Uterine cervical surgery

    Last updated date: 03-Mar-2023

    Originally Written in English

    Uterine Cervical Surgery

    Uterine Cervical Surgery


    The cervix is at the bottom of the uterus, where it opens into the vaginal canal. It protects the uterus from external pathogens and produces various types of mucus depending on the stage of the menstrual cycle.

    It also aids in the retention of the fetus in the uterus. Cells in the cervix begin to alter before cancer begins. These aberrant cells have the potential to become cancer if left untreated over time, which is why early identification may help give a better prognosis.

    If you have cervical cancer, your doctor can treat it in a variety of methods. Which one they prescribe will be determined by the type of cervical cancer you have, your age, and whether or not you plan to have children in the future.

    It will also be determined whether or not the malignancy has spread. Doctors refer to this as the "stage" it is in. Surgery is only one of the options you should consider with your doctor.


    Types of Cervical Surgery

    Uterine Cervical Surgery

    Surgery for cervical pre-cancers:

    Two types of procedures can be used to treat pre-cancers of the cervix:

    • Ablation destroys cervical tissue with cold temperatures or with a laser rather than removing it.
    • Excisional surgery (conization) cuts out and removes the pre-cancer.   

        1. Cryosurgery:

    Cryosurgery is a form of ablation that involves placing an extremely cold metal probe directly on the cervix. The aberrant cells are killed by freezing. It is employed in the treatment of cervical intraepithelial neoplasia (CIN). This is something that can be done at a doctor's office or clinic. For a few weeks after cryosurgery, you may have a watery brown discharge.

        2. Laser ablation:

    Laser ablation uses a concentrated laser beam to melt (burn out) abnormal cells in the vagina. Because it causes greater discomfort than cryotherapy, this may be performed in a doctor's office under local anesthesia (numbing drugs) or in the operating room under general anesthesia. It is also employed in the treatment of cervical intraepithelial neoplasia (CIN).

        3. Conization;

    Conization is an excisional operation used to treat cervical intraepithelial neoplasia (CIN). A cone-shaped piece of tissue is removed from the cervix by the doctor. The tissue removed in the cone includes the transformation zone, which is where most cervical pre-malignancies and cancers begin. A cone biopsy is used to diagnose more than just pre-malignancies and cancers. It can also be used as a therapy since it can occasionally totally eradicate pre-malignancies and some early cancers.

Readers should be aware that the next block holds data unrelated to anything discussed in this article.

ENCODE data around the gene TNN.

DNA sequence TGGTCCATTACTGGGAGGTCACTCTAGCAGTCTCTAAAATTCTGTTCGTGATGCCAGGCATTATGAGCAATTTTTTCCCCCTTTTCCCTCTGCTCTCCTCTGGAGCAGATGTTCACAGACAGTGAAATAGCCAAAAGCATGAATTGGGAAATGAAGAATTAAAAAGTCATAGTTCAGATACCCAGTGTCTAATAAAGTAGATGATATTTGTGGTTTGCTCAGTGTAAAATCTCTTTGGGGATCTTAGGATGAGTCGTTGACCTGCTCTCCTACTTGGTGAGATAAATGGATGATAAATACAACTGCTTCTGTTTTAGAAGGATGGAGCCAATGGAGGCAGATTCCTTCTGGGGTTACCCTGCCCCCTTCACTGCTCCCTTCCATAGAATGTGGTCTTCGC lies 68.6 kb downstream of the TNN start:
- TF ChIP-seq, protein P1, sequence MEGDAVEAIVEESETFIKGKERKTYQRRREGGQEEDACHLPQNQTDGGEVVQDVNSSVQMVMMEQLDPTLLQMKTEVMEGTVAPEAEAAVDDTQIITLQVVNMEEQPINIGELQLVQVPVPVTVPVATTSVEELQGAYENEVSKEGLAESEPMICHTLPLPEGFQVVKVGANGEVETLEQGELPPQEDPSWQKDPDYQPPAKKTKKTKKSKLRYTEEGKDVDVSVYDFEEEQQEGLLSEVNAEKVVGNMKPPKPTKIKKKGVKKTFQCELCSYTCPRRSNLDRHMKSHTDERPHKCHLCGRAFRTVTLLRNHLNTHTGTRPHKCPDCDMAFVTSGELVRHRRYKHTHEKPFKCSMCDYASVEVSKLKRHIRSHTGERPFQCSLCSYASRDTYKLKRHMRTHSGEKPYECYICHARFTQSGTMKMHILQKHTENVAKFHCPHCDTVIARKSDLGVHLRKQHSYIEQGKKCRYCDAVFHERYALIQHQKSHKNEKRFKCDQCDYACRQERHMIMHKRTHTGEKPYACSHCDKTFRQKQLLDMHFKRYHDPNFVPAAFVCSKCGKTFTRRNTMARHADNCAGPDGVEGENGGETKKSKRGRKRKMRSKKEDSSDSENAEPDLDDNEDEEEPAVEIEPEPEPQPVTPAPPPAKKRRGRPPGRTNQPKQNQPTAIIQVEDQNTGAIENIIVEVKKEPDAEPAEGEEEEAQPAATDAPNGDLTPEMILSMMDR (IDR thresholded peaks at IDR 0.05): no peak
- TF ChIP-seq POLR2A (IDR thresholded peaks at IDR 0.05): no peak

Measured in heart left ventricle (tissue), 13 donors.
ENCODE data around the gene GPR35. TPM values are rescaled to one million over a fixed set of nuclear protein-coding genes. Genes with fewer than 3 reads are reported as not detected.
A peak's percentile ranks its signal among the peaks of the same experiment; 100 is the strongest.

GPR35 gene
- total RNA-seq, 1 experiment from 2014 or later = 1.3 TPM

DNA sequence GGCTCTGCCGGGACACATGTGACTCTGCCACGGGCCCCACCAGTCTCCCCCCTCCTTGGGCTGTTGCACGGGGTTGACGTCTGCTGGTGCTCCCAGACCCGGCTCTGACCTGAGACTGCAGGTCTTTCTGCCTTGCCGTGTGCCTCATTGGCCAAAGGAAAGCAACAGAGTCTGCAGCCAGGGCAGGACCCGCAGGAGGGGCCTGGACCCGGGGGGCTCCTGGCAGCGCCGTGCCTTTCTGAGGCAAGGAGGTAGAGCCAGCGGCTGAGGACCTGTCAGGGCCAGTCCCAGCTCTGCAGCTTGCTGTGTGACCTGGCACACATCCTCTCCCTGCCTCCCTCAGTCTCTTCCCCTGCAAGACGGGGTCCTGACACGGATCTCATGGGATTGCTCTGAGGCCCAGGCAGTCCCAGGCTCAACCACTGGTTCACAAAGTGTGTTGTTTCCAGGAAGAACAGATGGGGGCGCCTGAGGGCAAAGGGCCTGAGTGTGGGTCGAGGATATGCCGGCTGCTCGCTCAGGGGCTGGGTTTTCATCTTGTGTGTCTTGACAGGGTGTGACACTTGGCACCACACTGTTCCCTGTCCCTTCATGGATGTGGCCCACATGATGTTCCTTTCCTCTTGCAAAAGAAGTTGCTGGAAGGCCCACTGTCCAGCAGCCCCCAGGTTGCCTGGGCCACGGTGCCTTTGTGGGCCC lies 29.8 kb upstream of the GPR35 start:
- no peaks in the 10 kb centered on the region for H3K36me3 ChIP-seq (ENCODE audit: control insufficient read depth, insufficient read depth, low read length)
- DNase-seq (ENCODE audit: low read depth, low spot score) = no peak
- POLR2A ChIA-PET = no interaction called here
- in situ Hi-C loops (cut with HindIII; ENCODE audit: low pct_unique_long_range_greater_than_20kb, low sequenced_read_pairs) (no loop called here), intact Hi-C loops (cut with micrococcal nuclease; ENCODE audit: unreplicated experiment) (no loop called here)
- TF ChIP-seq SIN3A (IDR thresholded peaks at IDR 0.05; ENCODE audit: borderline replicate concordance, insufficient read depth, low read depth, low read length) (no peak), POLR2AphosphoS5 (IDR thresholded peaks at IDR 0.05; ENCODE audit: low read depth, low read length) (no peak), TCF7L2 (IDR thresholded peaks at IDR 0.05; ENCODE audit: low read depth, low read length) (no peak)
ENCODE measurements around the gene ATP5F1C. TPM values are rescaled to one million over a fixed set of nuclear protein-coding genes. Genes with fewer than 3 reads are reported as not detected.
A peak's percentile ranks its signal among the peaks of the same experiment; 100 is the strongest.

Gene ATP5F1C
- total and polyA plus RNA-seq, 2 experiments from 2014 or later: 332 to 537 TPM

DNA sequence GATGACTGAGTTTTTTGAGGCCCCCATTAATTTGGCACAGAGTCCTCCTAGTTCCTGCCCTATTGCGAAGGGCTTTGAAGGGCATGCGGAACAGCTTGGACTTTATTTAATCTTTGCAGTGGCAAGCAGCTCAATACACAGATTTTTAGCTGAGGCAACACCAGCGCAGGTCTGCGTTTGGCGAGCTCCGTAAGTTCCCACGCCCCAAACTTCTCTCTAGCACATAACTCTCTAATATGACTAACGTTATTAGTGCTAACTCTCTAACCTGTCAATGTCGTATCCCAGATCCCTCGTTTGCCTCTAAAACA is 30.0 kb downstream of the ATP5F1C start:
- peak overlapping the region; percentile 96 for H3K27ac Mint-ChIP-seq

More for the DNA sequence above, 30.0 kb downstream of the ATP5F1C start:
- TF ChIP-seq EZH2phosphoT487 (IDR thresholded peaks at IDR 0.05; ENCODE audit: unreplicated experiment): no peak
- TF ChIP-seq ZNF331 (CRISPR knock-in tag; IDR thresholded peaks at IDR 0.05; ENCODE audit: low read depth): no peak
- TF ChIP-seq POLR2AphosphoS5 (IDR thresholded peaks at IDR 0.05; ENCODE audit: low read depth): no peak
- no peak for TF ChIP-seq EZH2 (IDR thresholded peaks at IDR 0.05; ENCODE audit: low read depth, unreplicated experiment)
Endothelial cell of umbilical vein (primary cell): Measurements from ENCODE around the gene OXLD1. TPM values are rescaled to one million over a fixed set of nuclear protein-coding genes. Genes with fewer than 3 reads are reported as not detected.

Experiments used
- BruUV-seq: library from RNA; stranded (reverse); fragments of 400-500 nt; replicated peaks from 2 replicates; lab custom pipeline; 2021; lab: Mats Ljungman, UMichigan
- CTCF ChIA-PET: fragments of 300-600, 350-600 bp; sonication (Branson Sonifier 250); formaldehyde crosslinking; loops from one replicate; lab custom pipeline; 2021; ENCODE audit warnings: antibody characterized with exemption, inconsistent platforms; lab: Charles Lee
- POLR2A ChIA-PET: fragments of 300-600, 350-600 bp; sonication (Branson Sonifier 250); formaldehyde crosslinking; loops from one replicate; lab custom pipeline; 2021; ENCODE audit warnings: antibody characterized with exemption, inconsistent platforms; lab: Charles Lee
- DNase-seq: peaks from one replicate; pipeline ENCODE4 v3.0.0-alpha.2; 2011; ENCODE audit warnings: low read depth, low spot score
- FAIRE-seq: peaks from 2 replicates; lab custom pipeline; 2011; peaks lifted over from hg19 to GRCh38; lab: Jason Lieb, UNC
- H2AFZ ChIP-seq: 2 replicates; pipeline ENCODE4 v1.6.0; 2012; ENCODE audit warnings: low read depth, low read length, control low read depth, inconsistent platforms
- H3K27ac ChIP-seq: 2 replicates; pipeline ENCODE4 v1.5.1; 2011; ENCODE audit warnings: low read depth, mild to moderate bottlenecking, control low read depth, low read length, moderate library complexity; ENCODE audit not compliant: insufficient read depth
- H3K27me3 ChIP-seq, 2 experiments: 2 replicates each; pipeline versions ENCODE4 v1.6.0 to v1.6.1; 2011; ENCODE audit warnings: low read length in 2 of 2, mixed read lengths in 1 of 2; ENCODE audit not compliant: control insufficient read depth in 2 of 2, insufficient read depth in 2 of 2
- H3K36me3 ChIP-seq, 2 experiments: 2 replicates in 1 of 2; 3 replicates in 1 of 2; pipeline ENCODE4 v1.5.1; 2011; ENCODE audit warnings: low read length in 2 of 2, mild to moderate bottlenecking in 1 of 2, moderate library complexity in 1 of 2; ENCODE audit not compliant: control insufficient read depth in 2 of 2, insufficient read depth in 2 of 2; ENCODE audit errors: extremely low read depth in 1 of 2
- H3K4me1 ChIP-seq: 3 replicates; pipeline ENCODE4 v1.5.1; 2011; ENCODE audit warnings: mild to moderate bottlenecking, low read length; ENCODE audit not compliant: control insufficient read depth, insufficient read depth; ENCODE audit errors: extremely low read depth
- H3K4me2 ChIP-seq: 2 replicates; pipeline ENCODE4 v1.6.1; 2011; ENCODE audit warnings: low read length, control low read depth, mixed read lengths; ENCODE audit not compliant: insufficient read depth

The procedure can be done in different ways:

    • Using a surgical blade (cold knife cone biopsy).
    • Using a laser beam (laser conization).
    • Using a thin wire heated by electricity (the loop electrosurgical excision procedure, LEEP or LEETZ procedure).


    Surgery for invasive cervical cancer:

    Procedures to treat invasive cervical cancer are:

        1. Simple hysterectomy:

    A basic hysterectomy removes the uterus (both the body and the cervix) but not the tissues around the uterus (parametria and uterosacral ligaments). The lymph nodes in the vaginal and pelvic regions are not removed. Unless there is another cause to remove the ovaries, they are normally kept in situ.

    Certain cases of severe CIN or very early cervical cancer can be treated with a simple hysterectomy.

    There are different ways to do a hysterectomy:

    • Abdominal hysterectomy: The uterus is removed through a surgical incision in the front of the abdomen.
    • Vaginal hysterectomy: The uterus is removed through the vagina.